Saturday, February 18, 2017


Reformation 500 WEEK 8: Martin Luther’s 1521-1525
     When Martin Luther refused to recant at the Diet of Worms, he sealed “his doom as a heretic. German nobles quickly surrounded him and led him safely from the hall,” and “when it became clear that the German nobles would not hand Luther over to the papal authorities, Charles V placed him under the imperial ban. Luther could be hunted down and killed by anyone – a ruling that he lived under for the rest of his life. Further, anyone harboring Luther would also fall under the same condemnation. Frederick the Wise [Luther’s prince and friend] fully predicted the outcome at Worms. He arranged for Luther to be kidnapped and taken to one of his castles” (Nichols, 42).

     Luther was taken to the castle, “the Wartburg, whose wooded rocky heights overlooked the pretty little town of Eisenach. Here Luther stayed for ten months [from 1521 to March 1522] while the storm quieted” (Kuiper, 181). Writing occupied most of his time. “He translated the Bible into the German language, the language of his people. In the Roman Catholic Church the Bible was studied only by the church leaders and scholars. Luther held that every man has the right and the duty to read and study the Bible for himself” (Kuiper, 184).

     When Luther returned to Wittenberg in March, 1522, “his breach with Rome was both irreparable and final. Now Luther had to oversee the establishment of a new church” (Nichols, 45). “Luther retained the idea that there is only one, true, visible Church. He did not think of himself and his followers as having left the Church. The Romanists were the ones who had departed from the New Testament Church. Luther did not feel that he had established a new church. All that he had done was to reform the Church that had become deformed” (Kuiper, 185).

     Luther “instituted numerous reforms, including congregational singing, the use of German in addition to Latin, and a new-found emphasis on the sermon” Nichols, 47). We still sing his most famous hymn, “A Mighty Fortress is our God.”

     “Luther challenged the celibacy of the priesthood and monks,” and backed it up “by marrying priests and by assisting nuns in escaping the convents at great personal risk. On one occasion, he assisted twelve nuns,” who “escaped on a wagon containing barrels used to store herring” (Nichols, 48). Luther later married one of these nuns – Katherina Von Bora – on June 13, 1525. They lived happily ever after.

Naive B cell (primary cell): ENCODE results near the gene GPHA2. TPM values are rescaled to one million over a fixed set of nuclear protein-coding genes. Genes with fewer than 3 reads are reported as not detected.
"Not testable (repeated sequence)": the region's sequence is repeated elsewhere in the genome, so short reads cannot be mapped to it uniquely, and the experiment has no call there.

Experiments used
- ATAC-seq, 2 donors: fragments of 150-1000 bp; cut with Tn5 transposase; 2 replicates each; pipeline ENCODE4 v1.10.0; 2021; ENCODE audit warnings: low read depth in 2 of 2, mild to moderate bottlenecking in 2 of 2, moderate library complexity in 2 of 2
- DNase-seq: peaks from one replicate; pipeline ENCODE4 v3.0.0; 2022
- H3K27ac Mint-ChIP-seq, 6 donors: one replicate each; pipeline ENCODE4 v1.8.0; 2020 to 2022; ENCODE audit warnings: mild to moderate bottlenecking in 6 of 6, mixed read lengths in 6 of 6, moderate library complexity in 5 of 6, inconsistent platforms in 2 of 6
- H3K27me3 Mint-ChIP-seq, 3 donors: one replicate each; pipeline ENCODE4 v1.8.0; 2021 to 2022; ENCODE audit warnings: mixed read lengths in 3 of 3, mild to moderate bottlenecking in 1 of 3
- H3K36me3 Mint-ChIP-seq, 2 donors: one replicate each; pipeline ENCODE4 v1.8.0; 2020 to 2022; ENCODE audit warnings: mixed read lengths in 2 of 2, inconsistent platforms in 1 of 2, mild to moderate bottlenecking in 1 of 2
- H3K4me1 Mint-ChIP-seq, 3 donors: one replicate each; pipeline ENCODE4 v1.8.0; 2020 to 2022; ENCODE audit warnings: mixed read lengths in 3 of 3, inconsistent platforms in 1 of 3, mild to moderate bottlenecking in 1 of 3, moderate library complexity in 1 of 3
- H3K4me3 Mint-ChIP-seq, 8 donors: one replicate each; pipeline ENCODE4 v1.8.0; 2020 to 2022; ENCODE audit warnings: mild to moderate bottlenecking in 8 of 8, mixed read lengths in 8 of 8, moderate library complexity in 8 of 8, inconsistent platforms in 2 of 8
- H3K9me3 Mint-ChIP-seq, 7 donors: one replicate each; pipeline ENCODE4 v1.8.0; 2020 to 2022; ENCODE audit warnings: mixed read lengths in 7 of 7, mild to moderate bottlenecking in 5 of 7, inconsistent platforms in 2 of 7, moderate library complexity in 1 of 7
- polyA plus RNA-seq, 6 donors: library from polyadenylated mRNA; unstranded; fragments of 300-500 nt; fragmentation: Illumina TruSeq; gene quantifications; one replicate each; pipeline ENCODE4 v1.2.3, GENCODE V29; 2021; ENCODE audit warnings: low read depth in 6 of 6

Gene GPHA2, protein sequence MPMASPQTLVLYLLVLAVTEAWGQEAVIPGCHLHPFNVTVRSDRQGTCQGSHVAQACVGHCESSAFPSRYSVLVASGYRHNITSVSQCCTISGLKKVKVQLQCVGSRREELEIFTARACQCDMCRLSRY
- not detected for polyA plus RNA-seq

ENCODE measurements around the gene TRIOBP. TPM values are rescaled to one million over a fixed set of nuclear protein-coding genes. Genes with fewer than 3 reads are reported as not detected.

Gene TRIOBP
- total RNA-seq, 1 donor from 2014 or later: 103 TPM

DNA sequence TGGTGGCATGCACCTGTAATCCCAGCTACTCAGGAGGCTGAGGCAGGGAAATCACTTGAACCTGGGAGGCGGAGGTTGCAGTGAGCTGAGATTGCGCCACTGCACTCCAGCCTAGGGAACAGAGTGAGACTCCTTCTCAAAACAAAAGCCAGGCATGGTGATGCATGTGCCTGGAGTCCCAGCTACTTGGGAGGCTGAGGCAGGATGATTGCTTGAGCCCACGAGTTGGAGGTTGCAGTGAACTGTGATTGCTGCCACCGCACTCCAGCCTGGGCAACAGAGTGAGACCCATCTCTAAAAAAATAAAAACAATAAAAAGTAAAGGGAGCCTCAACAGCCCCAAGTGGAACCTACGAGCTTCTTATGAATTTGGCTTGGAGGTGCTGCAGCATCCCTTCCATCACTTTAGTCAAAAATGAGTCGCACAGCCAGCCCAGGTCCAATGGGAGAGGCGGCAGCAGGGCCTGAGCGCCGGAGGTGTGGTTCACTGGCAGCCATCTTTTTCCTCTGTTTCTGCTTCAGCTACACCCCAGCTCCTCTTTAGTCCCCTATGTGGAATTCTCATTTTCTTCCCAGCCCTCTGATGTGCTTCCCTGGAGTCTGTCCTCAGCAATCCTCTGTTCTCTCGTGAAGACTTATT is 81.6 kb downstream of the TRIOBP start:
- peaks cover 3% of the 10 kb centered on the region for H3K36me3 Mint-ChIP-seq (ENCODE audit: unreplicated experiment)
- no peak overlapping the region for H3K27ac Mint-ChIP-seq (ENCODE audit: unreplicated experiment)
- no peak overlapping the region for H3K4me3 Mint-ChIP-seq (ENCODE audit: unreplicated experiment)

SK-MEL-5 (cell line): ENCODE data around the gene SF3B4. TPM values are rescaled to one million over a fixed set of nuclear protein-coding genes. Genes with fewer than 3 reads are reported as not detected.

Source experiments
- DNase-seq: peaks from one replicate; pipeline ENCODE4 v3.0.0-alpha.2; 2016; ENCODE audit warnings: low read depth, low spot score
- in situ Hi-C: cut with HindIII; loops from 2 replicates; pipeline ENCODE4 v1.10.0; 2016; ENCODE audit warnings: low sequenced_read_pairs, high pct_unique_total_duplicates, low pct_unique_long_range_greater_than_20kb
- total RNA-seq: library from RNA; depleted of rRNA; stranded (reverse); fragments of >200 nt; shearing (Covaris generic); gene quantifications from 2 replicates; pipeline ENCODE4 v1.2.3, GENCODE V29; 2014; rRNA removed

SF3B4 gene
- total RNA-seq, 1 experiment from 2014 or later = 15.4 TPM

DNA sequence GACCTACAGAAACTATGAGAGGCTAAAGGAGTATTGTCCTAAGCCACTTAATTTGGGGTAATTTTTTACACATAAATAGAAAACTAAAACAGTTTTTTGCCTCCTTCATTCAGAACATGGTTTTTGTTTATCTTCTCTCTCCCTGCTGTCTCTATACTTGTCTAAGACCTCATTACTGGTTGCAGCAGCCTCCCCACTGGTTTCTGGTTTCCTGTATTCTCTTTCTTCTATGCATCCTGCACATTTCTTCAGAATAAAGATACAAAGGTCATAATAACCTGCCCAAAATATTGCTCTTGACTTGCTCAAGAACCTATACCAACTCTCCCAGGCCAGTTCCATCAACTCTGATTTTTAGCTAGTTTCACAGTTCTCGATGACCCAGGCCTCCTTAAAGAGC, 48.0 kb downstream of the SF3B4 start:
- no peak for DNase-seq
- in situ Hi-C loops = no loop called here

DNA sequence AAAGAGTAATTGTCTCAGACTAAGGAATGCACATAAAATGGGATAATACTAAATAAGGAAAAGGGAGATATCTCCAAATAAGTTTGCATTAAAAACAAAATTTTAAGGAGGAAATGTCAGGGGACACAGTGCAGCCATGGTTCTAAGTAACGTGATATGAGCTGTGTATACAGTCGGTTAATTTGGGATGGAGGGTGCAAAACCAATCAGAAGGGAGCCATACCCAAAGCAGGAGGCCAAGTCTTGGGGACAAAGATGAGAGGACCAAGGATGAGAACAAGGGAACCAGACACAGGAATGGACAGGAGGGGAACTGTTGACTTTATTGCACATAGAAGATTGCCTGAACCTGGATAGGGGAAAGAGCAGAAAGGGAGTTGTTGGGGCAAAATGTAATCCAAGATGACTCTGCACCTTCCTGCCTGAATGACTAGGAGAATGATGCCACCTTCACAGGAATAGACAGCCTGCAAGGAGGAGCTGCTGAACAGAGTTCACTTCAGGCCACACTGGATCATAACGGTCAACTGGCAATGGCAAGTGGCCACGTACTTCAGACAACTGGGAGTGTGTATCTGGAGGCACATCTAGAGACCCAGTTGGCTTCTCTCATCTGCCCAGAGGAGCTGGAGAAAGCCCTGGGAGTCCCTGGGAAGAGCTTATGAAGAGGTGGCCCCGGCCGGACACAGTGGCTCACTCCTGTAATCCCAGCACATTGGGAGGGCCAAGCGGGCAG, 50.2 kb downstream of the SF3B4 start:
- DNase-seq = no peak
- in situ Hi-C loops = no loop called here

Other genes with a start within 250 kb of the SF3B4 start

Two months before his wedding, Luther’s reform efforts were taken in a fanatical direction in the Peasants’ War. “German peasants found inspiration in both the life and writings of Martin Luther. As Luther threw off the shackles of the Medieval Roman church’s oppressive theology, so the peasants sought to rid themselves of the oppressive economic and political structures of the Medieval political world” (Nichols, 47). At first, “Luther was in sympathy with them. But when under the leadership of fanatics they began to kill and destroy, Luther turned against them and urged the government to put down their uprising with a firm hand. From that moment the lower classes turned their backs upon Luther and the Reformation” (Kuiper, 237).      

While Luther was finishing (in his opinion) his greatest work, The Bondage of the Will, another radical movement was taking place in Switzerland, led by a group who felt that Zwingli’s reforms were not going fast enough or far enough. Stay tuned.

NOTE: These Posts were written and  designed as bulletin inserts by Pastor David Fagrey of the Grace Reformed Church of Rapid City, SD .  

Link to this blog entry as a bulletin insert:  Reformation500 Heidelberg Catechism QAs 24-25

For a double-sided PDF for easy printing: Reformation 500 Week 8

Official Seal of  the RCUS
This is the seal of the Reformed Church of the United States (RCUS).  As you can see its history goes back to 1748, when the RCUS began.  We celebrate with the 500th Anniversary of the Reformation we praise God for what is probably the most amazing spiritual revival in the history of the world.

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